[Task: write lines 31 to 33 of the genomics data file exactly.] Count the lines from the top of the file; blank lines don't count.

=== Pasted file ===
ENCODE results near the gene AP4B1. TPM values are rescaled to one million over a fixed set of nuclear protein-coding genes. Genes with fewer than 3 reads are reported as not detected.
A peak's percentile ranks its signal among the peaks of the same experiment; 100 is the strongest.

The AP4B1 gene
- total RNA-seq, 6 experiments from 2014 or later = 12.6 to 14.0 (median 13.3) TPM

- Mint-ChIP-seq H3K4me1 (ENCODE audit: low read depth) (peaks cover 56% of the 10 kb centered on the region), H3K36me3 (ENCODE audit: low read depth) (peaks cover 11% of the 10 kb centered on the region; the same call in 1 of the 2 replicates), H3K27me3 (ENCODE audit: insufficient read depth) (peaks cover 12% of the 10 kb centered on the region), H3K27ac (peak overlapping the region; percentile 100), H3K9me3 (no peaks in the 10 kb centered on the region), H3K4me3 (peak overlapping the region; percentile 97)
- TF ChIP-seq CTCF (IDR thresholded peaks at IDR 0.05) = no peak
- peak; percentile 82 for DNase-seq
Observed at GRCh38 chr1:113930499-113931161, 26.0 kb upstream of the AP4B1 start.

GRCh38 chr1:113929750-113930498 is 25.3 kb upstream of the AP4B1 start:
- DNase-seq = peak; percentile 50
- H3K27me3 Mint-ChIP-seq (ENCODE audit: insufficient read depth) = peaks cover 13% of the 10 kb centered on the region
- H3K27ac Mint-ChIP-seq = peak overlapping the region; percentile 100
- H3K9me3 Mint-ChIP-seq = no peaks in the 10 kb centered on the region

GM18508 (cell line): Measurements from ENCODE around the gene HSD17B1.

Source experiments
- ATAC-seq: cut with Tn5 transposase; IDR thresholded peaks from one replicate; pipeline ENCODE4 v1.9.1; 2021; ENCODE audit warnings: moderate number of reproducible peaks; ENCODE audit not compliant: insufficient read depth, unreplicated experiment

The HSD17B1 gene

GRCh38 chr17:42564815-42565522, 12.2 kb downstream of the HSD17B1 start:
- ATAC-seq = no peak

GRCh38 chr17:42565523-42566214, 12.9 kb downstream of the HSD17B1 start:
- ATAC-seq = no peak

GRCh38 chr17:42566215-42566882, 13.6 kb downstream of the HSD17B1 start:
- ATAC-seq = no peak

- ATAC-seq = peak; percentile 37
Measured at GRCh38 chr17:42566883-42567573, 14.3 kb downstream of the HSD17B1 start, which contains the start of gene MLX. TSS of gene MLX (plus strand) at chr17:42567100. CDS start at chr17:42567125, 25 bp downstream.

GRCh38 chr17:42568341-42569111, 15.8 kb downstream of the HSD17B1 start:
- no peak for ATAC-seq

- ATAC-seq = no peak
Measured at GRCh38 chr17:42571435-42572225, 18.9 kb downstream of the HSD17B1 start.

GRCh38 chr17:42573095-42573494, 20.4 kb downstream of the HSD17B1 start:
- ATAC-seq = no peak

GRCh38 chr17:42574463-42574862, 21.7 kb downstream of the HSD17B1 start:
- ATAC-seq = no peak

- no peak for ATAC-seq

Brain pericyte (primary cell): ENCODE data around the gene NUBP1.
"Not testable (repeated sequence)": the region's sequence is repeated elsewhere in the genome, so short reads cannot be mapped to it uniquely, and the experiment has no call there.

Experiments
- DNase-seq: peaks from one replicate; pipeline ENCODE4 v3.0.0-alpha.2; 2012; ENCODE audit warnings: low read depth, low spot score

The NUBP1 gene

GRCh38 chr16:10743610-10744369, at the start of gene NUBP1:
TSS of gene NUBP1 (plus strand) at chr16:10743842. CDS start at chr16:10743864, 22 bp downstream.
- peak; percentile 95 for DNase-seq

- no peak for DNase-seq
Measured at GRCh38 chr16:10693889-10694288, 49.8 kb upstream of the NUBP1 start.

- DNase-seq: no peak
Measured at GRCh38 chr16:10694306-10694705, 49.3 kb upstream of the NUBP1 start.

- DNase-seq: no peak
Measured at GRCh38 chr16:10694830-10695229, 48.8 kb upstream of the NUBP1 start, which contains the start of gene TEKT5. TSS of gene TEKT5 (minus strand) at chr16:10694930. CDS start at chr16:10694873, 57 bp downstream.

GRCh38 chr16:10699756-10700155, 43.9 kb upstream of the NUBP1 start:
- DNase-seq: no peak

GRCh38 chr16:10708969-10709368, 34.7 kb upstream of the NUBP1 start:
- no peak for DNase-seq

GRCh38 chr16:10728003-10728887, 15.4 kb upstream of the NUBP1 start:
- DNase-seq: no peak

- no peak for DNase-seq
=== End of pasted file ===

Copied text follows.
- ATAC-seq = no peak

GRCh38 chr17:42574463-42574862, 21.7 kb downstream of the HSD17B1 start:
- ATAC-seq = no peak